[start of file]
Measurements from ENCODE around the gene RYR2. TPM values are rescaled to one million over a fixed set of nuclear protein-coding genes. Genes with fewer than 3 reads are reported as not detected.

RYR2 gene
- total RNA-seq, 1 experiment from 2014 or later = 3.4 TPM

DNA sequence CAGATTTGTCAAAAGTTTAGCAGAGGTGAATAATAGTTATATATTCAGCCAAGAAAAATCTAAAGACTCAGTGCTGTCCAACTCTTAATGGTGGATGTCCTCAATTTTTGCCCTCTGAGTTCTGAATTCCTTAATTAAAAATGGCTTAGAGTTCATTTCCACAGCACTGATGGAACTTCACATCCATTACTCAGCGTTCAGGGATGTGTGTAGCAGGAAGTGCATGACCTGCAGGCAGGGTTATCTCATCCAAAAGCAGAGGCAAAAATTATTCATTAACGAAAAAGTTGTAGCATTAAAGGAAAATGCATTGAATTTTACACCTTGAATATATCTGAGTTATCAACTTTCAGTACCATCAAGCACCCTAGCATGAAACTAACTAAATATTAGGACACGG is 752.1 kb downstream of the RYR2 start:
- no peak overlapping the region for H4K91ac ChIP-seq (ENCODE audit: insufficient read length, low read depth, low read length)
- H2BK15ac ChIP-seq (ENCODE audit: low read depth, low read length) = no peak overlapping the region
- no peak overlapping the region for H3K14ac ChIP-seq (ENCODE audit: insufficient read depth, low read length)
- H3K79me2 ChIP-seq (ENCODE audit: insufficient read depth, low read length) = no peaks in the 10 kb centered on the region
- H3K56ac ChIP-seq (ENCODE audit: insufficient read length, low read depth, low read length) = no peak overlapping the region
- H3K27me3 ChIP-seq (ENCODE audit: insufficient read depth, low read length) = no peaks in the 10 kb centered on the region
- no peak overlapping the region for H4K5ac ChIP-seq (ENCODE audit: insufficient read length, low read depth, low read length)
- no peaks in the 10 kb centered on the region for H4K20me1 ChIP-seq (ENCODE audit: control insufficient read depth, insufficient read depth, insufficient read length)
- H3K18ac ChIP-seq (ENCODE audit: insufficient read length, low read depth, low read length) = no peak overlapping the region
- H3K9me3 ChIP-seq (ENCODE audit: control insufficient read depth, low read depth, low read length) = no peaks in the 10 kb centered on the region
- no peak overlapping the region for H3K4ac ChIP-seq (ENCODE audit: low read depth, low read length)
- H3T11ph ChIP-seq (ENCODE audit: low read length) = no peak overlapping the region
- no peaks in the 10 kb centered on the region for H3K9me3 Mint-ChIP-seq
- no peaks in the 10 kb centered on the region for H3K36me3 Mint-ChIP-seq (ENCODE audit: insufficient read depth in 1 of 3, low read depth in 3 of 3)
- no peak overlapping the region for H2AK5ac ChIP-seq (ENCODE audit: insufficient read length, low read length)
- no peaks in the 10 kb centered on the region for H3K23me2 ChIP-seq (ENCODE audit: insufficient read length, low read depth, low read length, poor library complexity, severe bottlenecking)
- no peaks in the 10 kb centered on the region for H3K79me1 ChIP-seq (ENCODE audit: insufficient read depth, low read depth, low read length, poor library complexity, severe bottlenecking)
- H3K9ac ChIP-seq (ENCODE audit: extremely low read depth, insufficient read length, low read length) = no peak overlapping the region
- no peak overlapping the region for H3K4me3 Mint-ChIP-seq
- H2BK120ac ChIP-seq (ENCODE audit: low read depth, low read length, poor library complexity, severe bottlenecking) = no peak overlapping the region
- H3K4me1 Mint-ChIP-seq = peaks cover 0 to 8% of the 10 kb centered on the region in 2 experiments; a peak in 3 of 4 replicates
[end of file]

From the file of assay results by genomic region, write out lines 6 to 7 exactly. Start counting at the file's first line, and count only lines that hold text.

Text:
- H2BK15ac ChIP-seq (ENCODE audit: low read depth, low read length) = no peak overlapping the region
- no peak overlapping the region for H3K14ac ChIP-seq (ENCODE audit: insufficient read depth, low read length)